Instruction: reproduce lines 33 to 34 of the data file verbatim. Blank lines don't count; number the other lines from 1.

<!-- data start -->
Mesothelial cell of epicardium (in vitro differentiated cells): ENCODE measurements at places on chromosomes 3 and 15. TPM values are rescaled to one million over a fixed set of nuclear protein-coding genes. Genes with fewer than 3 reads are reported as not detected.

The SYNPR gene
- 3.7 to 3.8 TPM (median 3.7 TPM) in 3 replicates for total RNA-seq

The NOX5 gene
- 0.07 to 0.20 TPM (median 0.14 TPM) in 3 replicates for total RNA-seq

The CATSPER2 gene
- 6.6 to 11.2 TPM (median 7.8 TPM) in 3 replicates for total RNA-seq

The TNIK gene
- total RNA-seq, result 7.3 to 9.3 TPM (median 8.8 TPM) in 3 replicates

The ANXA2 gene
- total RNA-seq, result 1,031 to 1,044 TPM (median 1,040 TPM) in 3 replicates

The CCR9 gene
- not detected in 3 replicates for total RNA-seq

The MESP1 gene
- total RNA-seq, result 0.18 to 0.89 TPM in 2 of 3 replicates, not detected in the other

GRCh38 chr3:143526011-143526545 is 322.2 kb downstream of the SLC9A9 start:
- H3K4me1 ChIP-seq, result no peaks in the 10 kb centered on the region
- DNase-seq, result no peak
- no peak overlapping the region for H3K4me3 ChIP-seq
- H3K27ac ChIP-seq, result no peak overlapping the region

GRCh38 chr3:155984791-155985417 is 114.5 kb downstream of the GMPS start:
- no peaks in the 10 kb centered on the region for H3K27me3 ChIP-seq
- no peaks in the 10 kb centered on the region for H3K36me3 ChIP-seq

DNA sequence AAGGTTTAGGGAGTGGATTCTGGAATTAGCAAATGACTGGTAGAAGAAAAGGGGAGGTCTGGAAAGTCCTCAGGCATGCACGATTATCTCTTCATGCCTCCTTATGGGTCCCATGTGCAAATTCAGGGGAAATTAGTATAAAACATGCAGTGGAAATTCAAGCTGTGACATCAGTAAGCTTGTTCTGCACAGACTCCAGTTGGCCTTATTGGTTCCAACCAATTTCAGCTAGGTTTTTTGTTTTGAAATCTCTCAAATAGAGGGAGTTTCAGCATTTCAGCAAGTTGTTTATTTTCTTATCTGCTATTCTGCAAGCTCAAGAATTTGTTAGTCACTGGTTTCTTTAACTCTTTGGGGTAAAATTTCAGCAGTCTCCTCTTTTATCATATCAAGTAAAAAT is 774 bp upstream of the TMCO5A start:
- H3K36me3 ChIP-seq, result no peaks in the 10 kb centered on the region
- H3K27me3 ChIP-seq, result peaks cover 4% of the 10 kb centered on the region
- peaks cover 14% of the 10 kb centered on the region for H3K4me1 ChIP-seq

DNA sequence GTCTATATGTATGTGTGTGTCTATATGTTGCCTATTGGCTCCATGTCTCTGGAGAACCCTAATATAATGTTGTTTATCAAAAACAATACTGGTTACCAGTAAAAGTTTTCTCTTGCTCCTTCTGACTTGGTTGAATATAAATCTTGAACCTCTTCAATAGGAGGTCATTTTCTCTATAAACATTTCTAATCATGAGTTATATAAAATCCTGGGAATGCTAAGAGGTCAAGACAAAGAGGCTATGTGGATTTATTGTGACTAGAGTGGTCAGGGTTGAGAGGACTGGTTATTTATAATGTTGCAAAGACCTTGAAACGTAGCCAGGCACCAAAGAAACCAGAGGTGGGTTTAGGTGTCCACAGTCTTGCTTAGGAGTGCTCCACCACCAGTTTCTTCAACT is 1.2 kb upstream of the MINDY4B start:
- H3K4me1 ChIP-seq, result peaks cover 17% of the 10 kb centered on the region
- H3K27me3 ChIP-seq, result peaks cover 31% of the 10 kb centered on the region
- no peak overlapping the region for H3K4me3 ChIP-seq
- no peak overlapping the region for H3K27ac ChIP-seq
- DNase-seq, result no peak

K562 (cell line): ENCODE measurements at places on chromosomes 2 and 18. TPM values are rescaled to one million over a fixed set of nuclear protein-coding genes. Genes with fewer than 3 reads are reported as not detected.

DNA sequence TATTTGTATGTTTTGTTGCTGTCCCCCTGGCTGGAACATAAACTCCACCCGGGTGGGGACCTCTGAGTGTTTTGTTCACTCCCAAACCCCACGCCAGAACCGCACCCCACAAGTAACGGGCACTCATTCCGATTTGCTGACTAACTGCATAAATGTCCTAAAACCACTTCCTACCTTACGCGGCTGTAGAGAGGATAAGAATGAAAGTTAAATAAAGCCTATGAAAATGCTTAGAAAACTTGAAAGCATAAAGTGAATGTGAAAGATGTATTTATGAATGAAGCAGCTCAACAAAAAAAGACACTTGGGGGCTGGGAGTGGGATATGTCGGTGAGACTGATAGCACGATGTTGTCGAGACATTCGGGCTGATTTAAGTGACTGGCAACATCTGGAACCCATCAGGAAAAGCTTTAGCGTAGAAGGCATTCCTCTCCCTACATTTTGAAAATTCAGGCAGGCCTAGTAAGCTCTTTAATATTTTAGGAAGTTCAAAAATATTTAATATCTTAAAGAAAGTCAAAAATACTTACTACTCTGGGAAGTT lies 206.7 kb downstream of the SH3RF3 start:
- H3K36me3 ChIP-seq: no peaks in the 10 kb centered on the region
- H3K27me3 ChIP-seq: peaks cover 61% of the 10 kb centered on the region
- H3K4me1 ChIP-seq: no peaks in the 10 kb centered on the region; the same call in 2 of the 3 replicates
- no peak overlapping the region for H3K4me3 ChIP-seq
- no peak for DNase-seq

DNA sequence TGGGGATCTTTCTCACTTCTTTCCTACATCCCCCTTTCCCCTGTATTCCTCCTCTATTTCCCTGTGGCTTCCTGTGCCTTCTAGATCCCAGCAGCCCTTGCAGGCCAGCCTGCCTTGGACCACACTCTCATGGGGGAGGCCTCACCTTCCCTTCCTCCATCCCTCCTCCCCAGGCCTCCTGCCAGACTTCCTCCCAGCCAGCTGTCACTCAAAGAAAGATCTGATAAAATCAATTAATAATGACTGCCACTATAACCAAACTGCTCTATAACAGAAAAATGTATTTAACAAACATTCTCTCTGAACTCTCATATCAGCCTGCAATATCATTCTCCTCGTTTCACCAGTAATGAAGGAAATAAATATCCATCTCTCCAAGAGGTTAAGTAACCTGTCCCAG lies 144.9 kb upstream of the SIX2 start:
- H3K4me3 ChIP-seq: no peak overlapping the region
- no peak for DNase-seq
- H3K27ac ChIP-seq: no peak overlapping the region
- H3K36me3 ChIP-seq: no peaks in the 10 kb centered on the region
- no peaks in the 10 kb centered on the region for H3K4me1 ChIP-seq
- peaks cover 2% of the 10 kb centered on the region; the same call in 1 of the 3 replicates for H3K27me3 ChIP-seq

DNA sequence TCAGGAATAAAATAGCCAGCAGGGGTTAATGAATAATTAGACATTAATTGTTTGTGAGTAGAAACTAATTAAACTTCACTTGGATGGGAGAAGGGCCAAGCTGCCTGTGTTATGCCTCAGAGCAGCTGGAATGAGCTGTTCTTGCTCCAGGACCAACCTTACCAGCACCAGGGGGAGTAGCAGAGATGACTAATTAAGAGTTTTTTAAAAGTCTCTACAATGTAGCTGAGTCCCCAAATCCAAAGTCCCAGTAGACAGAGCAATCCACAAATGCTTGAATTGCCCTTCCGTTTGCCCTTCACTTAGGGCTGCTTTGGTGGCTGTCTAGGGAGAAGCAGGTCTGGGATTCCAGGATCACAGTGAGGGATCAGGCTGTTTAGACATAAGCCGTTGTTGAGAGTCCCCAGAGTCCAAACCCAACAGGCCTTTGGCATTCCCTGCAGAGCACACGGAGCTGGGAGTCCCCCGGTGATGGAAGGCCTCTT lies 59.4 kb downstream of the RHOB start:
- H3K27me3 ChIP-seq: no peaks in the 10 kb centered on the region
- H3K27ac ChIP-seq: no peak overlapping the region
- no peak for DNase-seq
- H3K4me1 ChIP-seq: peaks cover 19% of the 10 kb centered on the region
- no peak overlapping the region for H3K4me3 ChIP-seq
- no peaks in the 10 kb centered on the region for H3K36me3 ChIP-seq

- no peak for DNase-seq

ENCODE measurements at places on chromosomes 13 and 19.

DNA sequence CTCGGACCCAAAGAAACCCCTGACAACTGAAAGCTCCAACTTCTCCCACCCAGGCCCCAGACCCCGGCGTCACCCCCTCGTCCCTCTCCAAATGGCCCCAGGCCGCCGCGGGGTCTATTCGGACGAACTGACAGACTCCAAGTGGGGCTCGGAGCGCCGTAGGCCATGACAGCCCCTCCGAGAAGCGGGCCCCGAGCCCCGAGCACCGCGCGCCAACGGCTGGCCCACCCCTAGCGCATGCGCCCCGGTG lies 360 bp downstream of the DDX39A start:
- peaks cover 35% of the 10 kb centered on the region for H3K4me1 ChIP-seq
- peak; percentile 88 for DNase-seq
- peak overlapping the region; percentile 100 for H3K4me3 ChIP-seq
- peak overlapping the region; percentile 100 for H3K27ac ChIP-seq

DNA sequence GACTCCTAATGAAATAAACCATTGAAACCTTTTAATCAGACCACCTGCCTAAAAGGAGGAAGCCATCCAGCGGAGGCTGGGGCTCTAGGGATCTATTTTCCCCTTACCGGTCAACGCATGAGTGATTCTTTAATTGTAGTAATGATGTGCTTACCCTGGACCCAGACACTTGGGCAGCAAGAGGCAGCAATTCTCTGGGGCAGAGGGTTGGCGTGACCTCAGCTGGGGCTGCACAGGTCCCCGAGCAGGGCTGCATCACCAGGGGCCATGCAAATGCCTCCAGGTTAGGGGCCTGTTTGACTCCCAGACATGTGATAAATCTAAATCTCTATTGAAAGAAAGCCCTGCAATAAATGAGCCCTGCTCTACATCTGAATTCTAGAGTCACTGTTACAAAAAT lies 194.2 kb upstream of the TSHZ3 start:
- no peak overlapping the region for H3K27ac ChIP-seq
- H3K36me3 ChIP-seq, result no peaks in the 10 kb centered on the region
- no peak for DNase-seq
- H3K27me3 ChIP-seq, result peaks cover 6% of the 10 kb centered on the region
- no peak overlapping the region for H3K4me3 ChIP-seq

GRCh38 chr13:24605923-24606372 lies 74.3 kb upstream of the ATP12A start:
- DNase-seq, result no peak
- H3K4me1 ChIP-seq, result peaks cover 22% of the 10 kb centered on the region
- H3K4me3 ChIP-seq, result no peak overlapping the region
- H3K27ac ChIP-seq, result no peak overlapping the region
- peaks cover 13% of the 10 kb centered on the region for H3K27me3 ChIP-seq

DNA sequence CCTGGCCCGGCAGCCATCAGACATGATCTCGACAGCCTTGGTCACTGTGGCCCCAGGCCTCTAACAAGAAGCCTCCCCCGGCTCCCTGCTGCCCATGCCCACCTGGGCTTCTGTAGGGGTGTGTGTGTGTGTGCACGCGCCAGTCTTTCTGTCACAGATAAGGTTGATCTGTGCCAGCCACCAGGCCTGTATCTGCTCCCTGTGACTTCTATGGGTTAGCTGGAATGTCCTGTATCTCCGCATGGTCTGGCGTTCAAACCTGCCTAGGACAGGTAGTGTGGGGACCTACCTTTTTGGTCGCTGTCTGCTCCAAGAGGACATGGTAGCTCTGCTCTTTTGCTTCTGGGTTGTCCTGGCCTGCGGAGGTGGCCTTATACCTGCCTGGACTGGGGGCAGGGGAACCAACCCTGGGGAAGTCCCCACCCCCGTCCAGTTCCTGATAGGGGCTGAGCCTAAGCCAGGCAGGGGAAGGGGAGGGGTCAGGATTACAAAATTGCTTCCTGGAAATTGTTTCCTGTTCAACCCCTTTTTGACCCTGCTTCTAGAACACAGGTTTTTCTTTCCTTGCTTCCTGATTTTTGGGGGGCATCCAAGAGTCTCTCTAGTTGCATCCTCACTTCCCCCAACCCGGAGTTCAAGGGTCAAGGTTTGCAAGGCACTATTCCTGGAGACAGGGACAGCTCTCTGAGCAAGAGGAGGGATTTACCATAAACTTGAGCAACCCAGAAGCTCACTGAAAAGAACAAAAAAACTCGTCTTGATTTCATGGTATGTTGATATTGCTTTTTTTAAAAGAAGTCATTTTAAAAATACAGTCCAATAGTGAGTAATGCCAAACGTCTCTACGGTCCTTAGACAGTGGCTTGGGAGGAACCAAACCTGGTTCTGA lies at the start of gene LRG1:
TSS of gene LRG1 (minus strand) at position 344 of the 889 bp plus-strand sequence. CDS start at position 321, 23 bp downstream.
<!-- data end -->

- DNase-seq, result no peak

K562 (cell line): ENCODE measurements at places on chromosomes 2 and 18. TPM values are rescaled to one million over a fixed set of nuclear protein-coding genes. Genes with fewer than 3 reads are reported as not detected.